If you answer 'Yes' for any of these- there's a good chance it's due to excess chlorine. Also, if you live in a hard water area, you'll experience some of these effects because hard water minerals have a similar effect on our hair and skin. 

Another, more conclusive way is to get a chlorine test kit. Here's one I found on Amazon.

7 Proven Chloramine vs Chlorine Water Treatment Methods

  1. Buy a Shower & Tap Filter For Chlorine- Recommended
  2. Boiling Water
  3. Ascorbic Acid (Vitamin C)
  4. Dechlorinator Ball
  5. Campden Tablets
  6. RO Water Purifier
  7. Whole house Filter

#1 Shower Filter- For Chlorine and Chloramine

 It's better to eradicate the cause rather than try and manage the effects. Buying shampoos and performing home remedies can help manage your hair- but the most effective way to protect yourself from chlorine is to get a shower filter.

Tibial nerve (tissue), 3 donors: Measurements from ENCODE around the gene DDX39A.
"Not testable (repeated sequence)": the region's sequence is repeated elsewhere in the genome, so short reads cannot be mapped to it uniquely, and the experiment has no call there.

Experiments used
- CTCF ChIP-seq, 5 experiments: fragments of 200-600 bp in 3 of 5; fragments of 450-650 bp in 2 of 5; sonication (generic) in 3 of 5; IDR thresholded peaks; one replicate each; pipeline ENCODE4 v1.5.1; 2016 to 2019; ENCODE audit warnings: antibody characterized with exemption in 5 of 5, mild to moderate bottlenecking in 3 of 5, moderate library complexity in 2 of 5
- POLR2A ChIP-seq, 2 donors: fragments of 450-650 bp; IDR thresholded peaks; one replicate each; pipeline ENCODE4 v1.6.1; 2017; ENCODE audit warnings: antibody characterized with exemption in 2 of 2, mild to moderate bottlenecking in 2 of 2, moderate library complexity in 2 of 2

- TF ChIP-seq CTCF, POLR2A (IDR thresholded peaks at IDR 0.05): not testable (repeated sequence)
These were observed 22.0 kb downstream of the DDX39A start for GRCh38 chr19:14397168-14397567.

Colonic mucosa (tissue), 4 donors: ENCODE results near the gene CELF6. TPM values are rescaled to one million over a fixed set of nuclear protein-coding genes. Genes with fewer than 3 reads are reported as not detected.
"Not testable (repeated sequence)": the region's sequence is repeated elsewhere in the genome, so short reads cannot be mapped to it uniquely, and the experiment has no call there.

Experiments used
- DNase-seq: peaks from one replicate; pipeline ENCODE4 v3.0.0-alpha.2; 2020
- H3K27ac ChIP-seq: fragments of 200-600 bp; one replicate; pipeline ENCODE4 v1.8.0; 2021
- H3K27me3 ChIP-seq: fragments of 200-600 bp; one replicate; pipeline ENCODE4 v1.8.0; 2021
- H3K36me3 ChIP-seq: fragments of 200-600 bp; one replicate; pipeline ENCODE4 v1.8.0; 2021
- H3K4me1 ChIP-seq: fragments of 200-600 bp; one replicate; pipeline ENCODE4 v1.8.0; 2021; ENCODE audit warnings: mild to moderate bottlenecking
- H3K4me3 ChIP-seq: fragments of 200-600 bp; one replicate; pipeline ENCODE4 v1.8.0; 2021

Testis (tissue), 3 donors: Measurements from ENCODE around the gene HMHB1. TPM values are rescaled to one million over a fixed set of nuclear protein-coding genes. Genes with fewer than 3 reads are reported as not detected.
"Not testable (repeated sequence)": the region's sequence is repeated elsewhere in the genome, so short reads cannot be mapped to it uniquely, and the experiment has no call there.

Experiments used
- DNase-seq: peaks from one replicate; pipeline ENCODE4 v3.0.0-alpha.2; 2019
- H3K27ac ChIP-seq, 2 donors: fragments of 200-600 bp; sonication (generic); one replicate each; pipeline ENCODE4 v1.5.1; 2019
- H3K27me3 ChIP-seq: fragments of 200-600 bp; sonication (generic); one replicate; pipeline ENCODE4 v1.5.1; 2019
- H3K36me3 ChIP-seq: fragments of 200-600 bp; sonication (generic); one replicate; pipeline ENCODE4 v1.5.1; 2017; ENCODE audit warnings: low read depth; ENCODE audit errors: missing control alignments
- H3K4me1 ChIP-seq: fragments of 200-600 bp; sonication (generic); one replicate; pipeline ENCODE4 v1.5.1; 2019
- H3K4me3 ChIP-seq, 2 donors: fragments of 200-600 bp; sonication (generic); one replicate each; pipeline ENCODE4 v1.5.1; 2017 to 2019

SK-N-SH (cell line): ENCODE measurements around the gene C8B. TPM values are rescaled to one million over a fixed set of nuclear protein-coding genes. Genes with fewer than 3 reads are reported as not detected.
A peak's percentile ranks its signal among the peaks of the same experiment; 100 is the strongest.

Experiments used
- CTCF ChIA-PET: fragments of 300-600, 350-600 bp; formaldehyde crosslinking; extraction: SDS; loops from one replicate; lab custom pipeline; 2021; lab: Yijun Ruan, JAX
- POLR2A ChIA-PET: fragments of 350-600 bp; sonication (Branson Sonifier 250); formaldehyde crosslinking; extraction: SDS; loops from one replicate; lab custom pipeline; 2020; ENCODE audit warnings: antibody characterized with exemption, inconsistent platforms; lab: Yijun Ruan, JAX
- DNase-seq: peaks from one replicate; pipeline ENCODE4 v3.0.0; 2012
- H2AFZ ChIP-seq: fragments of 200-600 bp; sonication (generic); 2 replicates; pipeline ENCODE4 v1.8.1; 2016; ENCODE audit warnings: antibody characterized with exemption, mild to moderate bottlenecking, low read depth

I personally use and recommend the CLEO  SFW 815 shower filter. I believe it's one of the best shower filters to remove chlorine- filters upto 95% of chlorine, and has the added benefits of removing effects of hard water salts, and trace amounts of heavy metals as well.

The only problem is that it doesn't tackle chloramines. If you're concerned about that, you can check out this shower filter on Amazon specifically for chlorine and chloramine.

Additionally I also recommend that you buy a tap filter, such as this one on Amazon because it just takes about 10 seconds for chlorine to be completely absorbed by your skin- roughly the time one takes to wash their hands!

#2 Boiling Water - For Chlorine 

If you leave a vessel full of chlorinated water without a lid on, in about 24 hours, all the chlorine gas will dissipate from it.